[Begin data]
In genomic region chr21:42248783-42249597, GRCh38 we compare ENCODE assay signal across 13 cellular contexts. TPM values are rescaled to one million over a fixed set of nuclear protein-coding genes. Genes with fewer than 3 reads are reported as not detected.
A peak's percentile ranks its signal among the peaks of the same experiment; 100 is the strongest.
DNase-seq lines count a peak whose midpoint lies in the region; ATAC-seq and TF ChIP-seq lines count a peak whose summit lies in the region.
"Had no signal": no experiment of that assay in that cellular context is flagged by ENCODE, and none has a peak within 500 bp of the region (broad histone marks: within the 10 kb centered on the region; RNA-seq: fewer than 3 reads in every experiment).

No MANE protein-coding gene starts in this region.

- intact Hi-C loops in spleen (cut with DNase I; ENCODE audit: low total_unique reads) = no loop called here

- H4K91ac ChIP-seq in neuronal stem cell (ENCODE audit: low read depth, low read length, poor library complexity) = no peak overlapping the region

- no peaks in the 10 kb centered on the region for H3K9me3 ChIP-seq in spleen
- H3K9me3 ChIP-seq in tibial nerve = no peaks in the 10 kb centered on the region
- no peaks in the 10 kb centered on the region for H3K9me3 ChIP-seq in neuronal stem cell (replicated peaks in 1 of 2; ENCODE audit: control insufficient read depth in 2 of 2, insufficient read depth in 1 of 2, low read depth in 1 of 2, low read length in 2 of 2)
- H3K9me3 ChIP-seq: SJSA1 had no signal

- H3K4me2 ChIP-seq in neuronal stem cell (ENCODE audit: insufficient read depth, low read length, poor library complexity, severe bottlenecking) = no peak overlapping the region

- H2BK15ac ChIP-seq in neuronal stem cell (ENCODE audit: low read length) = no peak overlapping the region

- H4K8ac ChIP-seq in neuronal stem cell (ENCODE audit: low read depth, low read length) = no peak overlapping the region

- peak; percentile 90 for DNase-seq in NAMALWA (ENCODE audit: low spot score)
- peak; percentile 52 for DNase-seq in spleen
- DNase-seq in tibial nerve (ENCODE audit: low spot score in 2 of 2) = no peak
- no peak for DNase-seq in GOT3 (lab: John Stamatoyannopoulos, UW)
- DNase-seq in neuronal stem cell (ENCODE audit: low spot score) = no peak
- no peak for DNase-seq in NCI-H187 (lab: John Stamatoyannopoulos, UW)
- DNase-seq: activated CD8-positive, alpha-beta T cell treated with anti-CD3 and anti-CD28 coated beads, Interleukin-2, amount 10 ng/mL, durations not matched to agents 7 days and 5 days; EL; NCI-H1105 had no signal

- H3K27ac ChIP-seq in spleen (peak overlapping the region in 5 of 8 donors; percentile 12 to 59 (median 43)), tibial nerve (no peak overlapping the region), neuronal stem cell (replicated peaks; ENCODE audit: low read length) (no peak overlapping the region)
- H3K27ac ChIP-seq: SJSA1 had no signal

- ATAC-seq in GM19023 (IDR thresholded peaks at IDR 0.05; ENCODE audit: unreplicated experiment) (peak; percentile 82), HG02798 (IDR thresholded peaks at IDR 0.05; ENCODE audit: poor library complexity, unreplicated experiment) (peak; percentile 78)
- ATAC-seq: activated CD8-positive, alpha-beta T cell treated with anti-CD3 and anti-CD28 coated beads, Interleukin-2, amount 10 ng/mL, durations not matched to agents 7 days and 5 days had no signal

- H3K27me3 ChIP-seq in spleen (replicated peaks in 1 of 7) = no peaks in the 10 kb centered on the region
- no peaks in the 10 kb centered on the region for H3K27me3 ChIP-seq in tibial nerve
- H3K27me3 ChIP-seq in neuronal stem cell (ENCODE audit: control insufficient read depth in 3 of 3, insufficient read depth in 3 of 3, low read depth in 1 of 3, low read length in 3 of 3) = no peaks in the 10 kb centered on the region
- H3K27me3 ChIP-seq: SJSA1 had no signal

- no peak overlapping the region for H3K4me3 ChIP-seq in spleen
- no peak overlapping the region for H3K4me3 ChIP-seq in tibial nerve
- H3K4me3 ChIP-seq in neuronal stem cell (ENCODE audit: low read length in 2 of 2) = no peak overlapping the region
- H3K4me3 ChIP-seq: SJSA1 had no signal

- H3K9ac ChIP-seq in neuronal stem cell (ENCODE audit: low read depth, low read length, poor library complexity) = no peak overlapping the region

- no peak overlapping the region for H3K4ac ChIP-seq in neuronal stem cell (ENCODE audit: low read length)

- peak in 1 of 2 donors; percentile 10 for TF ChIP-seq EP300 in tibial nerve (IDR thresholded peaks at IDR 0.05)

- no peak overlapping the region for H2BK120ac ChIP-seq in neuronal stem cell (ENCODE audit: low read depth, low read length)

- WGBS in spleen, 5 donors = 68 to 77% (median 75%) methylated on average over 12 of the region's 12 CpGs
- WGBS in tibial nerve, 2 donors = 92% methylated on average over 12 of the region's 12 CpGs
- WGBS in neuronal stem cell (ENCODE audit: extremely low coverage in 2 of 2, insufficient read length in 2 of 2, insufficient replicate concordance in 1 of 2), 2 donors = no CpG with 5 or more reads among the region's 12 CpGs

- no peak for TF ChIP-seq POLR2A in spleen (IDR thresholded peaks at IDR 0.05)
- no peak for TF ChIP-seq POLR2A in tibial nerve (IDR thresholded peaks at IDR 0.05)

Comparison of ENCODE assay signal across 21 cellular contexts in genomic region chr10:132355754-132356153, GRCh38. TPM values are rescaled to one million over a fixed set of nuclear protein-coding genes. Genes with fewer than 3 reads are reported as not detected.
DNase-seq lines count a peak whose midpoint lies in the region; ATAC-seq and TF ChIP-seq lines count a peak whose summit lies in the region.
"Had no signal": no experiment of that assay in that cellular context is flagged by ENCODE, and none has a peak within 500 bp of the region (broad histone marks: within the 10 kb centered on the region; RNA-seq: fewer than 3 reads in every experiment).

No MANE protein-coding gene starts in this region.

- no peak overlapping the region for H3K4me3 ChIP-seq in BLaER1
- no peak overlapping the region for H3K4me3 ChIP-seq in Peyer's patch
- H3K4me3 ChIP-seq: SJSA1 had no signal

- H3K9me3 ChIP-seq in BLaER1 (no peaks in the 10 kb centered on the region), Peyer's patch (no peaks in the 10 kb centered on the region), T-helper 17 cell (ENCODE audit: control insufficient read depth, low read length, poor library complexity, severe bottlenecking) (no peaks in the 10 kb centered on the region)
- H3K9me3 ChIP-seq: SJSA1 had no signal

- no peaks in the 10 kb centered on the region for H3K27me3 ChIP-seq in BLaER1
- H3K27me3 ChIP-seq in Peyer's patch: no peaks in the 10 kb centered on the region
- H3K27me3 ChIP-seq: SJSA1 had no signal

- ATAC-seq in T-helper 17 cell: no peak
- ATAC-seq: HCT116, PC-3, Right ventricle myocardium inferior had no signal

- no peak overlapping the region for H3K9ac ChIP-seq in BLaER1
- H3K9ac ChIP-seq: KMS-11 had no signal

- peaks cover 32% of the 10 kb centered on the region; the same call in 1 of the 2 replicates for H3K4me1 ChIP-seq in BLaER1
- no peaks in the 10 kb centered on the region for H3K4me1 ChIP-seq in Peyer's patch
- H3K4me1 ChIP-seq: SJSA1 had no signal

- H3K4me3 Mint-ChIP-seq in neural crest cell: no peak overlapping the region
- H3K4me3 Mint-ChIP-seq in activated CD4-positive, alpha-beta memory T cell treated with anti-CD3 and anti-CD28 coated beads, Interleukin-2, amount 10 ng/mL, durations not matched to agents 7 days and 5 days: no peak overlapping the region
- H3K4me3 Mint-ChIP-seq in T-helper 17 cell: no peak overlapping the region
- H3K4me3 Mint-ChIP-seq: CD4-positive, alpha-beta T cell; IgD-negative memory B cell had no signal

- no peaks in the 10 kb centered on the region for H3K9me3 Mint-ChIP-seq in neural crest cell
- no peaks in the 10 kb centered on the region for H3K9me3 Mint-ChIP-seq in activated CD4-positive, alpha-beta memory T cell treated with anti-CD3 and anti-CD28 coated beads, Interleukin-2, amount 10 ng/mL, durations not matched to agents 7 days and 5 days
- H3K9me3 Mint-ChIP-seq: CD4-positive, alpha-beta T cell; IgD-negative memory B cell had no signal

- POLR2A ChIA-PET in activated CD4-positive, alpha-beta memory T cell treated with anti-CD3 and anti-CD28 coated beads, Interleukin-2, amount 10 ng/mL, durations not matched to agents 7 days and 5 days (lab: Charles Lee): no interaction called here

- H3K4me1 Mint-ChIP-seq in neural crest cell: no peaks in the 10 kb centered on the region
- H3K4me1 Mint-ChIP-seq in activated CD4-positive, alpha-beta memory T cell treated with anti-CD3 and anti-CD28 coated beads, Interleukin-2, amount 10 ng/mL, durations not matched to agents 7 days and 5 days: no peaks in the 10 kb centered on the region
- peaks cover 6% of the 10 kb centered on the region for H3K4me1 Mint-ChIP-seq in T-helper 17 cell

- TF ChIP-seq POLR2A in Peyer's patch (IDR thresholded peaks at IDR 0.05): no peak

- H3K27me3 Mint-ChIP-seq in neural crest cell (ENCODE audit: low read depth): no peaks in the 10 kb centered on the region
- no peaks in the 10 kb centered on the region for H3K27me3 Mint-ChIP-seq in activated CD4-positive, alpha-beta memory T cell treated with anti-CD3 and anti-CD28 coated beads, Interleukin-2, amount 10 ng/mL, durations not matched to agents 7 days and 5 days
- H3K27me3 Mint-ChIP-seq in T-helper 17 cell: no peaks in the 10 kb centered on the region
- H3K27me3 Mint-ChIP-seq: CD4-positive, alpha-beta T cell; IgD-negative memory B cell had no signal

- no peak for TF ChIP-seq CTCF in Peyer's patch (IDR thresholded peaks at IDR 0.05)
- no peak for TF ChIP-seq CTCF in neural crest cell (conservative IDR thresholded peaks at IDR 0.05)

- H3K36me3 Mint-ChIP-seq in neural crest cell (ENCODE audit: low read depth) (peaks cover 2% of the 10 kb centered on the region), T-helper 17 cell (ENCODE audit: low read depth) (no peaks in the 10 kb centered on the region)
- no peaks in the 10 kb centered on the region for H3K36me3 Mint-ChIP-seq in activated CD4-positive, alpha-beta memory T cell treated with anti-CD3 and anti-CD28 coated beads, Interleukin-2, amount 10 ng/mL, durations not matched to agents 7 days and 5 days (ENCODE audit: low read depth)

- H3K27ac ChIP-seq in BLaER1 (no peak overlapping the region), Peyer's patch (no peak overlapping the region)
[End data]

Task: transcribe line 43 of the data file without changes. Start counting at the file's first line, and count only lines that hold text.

Comparison of ENCODE assay signal across 21 cellular contexts in genomic region chr10:132355754-132356153, GRCh38. TPM values are rescaled to one million over a fixed set of nuclear protein-coding genes. Genes with fewer than 3 reads are reported as not detected.